00:18:31 Tom Sachs: You can look it up online, but if you want to, I’m just going to add my language into this so it’s going to mix to work with a plan that is preset is one way of avoiding subjectivity. Because Subjectivity is this is this dirty word and we want to make objective art we want to eliminate as much interpretation as possible. It obviates the necessity of designing. Each work in turn, the plan would design the work. Some plans would require millions of variations, some a limited number, but both are finite. Other plans imply Infinity. In either case, however, the artist would select the few basic forms and rules that would govern the solution to the problem. After that, the fewer decisions made in course of completing the work the better. This Emily eliminates arbitrary, capricious and subjective as much as possible, so. You know, if you know. It’s it’s. It’s if the artist wishes to explore his ideas thoroughly, then arbitrary or chance decision would be kept to a minimum, while Caprice taste another whimsies would be illuminated from the making of the art. You know it’s it’s sort of like saying. And this is going back to the issues we had the other day about taste. You cannot. You have to decide for yourself what’s important, but when in doubt, do less. Please do less. Um?

00:20:07 Erum: Tom he also said you know, break all the rules that you make for yourself. Can you speak to that a little?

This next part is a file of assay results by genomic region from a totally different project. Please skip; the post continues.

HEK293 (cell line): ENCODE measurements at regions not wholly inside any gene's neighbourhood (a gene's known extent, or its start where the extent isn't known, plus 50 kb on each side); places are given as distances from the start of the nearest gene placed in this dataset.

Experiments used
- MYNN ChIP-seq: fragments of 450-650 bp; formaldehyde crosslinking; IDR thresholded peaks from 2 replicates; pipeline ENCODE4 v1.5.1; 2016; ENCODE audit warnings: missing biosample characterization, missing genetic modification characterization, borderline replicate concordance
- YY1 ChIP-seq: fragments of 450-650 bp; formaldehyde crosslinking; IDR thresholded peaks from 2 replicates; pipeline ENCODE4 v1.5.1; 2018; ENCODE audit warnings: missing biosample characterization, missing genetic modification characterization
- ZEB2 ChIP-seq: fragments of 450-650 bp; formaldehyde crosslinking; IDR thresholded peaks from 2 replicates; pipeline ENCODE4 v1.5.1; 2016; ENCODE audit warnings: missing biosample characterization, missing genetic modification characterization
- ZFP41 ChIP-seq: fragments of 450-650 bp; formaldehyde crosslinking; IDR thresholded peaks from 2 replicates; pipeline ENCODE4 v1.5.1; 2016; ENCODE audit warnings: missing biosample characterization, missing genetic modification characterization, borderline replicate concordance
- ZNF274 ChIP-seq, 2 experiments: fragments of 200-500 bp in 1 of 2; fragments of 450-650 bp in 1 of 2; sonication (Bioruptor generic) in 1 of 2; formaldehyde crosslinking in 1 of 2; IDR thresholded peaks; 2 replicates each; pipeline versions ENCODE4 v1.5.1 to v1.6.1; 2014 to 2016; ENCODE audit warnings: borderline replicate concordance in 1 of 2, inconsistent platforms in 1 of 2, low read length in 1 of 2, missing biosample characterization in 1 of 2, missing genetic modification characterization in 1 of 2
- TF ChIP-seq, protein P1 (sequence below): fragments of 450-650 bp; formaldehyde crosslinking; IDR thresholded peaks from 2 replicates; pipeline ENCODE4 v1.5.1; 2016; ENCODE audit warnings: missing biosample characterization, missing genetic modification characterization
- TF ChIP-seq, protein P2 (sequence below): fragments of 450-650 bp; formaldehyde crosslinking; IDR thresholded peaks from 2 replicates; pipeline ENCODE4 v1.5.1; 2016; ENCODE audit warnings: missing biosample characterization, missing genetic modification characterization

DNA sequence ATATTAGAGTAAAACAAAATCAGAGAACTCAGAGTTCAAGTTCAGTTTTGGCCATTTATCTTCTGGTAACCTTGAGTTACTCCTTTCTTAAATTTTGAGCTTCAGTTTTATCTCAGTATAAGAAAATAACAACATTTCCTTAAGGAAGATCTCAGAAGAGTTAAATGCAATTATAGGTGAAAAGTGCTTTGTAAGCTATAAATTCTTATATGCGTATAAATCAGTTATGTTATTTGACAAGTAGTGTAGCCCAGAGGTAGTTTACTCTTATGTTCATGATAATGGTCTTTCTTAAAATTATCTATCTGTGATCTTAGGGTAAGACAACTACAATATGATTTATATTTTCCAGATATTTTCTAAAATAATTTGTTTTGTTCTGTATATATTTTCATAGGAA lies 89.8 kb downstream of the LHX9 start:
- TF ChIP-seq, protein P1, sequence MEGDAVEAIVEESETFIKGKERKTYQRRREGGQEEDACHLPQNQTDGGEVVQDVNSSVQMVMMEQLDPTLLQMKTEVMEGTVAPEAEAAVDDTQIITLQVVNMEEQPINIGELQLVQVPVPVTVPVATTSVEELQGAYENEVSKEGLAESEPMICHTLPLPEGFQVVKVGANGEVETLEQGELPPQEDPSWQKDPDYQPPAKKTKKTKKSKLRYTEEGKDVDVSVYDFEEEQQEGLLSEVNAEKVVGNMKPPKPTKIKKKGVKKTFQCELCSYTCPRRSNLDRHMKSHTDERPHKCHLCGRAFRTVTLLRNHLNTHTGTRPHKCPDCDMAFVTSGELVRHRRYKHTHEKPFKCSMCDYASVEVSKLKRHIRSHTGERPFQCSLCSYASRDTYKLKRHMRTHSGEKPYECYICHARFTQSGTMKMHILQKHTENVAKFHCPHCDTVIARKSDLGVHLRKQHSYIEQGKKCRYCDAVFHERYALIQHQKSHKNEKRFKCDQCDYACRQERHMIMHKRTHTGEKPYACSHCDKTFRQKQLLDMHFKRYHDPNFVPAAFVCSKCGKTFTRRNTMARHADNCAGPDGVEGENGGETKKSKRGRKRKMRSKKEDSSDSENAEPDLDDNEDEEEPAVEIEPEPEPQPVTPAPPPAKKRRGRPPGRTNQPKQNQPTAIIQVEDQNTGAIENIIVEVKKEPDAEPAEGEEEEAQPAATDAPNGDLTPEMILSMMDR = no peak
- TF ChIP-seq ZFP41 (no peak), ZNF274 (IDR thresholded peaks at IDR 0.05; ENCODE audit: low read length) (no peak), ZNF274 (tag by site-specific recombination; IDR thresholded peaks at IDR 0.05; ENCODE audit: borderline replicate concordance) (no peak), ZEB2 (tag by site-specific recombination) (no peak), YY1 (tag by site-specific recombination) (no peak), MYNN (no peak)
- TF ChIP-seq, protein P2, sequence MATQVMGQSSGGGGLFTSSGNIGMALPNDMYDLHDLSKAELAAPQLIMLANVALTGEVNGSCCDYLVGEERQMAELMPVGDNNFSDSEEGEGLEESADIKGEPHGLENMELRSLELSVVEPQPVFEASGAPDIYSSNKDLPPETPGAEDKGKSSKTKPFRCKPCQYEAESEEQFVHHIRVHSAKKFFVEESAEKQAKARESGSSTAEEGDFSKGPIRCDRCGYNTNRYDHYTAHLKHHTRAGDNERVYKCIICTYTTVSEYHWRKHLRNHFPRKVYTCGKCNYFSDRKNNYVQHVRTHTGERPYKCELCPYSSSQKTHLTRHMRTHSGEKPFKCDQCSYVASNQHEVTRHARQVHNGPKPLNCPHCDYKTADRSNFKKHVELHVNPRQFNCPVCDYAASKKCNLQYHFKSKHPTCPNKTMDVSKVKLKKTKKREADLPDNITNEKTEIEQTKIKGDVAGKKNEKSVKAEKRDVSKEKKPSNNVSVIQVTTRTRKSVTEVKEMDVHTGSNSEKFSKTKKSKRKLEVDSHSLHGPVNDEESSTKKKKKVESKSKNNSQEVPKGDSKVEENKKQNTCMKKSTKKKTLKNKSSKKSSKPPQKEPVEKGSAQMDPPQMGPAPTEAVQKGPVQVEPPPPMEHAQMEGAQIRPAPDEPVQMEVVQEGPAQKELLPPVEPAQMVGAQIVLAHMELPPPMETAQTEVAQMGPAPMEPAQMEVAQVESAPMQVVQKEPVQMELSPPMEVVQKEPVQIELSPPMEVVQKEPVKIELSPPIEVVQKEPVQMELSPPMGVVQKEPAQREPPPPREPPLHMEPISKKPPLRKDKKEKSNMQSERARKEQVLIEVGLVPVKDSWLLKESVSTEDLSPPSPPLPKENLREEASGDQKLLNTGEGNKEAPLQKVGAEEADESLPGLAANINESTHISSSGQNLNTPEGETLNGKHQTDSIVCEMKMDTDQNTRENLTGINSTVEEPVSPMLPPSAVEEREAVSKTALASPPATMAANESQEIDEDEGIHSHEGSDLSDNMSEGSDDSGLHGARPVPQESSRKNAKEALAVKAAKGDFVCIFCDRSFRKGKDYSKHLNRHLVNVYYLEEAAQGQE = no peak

00:20:13 Tom Sachs: Did he say that?

00:20:15 Erum: Well, that there are rules, but then you can also break the rules.

00:20:19 Tom Sachs: Well, yeah, I’m not sure if he said that, but I think that’s that’s a really good point. Is that rules are meant to be broken, so use these rules for how they serve you. And I guess the rules are really there when you just don’t know what to do. I think that’s that’s the best thing about this. Time is. Rules can help you get up in the morning and do that line drawing. Now imagine those line drawings that I showed you the and I’m going to go back to it, the one where. Look at this look at this incredible. Come on Napoleon. OK. Look at this wall drawing. Look at this insanity. All right, that’s a detail. But look at. It’s a whole room. This is a whole room this took. And that’s white marker on black wall. So you had to paint the wall black and then do this white marker with this incredible detail that that took. It took more than a day. You know it wasn’t like that was that would take you a week to do that with that degree of precision an and look at this line, that’s as high as the as the as the artist could reach. And you can see these variations. That was always what was cool about the wall drawings is that you have these kind of strict lines, but there’s all this art and expression of the individual that human being made this. If you gave this wall drawing to a robot, there’d be there’d be no point. The whole point is that it’s it’s human, but. At the end of the week or month or however long it took you to do this wall drawing, you have an expression of your work and it’s and that information you know whether you call beautiful or not is it’s information and you can’t like deny that it’s art. It’s art is art, good, bad, or indifferent. You can’t stop reality from being real. That was Marcel Duchamp and Flavor Flav in one sentence.